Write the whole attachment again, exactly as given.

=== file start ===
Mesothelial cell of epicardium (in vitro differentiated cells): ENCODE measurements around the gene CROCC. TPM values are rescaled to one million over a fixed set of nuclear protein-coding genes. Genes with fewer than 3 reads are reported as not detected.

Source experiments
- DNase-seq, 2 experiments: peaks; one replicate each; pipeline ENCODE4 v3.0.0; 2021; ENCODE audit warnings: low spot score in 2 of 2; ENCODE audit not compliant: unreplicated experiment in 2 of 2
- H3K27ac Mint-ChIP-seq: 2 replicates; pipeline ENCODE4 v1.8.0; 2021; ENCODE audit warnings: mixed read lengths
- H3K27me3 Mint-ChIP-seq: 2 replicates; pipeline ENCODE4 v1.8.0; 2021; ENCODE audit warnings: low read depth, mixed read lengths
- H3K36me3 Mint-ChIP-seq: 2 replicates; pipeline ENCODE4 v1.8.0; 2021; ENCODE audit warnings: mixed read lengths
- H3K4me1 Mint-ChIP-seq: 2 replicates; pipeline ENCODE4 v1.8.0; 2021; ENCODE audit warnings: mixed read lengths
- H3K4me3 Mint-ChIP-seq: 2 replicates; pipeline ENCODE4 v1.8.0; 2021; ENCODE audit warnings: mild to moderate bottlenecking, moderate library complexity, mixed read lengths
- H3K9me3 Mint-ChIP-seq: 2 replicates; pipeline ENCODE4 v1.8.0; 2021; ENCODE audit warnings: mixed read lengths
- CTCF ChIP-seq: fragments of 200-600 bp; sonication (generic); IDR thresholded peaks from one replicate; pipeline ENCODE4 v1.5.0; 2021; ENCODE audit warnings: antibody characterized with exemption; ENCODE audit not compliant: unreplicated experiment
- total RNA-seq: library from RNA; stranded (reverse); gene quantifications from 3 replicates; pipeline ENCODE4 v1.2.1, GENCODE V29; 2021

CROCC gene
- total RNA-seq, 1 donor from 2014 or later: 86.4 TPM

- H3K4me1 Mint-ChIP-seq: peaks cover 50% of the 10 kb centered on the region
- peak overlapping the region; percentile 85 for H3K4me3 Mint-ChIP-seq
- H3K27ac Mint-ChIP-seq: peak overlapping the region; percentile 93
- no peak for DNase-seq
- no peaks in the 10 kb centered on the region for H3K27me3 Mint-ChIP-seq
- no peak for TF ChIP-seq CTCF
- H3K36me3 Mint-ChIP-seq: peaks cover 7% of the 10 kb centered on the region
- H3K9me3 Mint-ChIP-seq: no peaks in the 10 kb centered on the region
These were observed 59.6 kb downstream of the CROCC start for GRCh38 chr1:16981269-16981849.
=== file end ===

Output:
Mesothelial cell of epicardium (in vitro differentiated cells): ENCODE measurements around the gene CROCC. TPM values are rescaled to one million over a fixed set of nuclear protein-coding genes. Genes with fewer than 3 reads are reported as not detected.

Source experiments
- DNase-seq, 2 experiments: peaks; one replicate each; pipeline ENCODE4 v3.0.0; 2021; ENCODE audit warnings: low spot score in 2 of 2; ENCODE audit not compliant: unreplicated experiment in 2 of 2
- H3K27ac Mint-ChIP-seq: 2 replicates; pipeline ENCODE4 v1.8.0; 2021; ENCODE audit warnings: mixed read lengths
- H3K27me3 Mint-ChIP-seq: 2 replicates; pipeline ENCODE4 v1.8.0; 2021; ENCODE audit warnings: low read depth, mixed read lengths
- H3K36me3 Mint-ChIP-seq: 2 replicates; pipeline ENCODE4 v1.8.0; 2021; ENCODE audit warnings: mixed read lengths
- H3K4me1 Mint-ChIP-seq: 2 replicates; pipeline ENCODE4 v1.8.0; 2021; ENCODE audit warnings: mixed read lengths
- H3K4me3 Mint-ChIP-seq: 2 replicates; pipeline ENCODE4 v1.8.0; 2021; ENCODE audit warnings: mild to moderate bottlenecking, moderate library complexity, mixed read lengths
- H3K9me3 Mint-ChIP-seq: 2 replicates; pipeline ENCODE4 v1.8.0; 2021; ENCODE audit warnings: mixed read lengths
- CTCF ChIP-seq: fragments of 200-600 bp; sonication (generic); IDR thresholded peaks from one replicate; pipeline ENCODE4 v1.5.0; 2021; ENCODE audit warnings: antibody characterized with exemption; ENCODE audit not compliant: unreplicated experiment
- total RNA-seq: library from RNA; stranded (reverse); gene quantifications from 3 replicates; pipeline ENCODE4 v1.2.1, GENCODE V29; 2021

CROCC gene
- total RNA-seq, 1 donor from 2014 or later: 86.4 TPM

- H3K4me1 Mint-ChIP-seq: peaks cover 50% of the 10 kb centered on the region
- peak overlapping the region; percentile 85 for H3K4me3 Mint-ChIP-seq
- H3K27ac Mint-ChIP-seq: peak overlapping the region; percentile 93
- no peak for DNase-seq
- no peaks in the 10 kb centered on the region for H3K27me3 Mint-ChIP-seq
- no peak for TF ChIP-seq CTCF
- H3K36me3 Mint-ChIP-seq: peaks cover 7% of the 10 kb centered on the region
- H3K9me3 Mint-ChIP-seq: no peaks in the 10 kb centered on the region
These were observed 59.6 kb downstream of the CROCC start for GRCh38 chr1:16981269-16981849.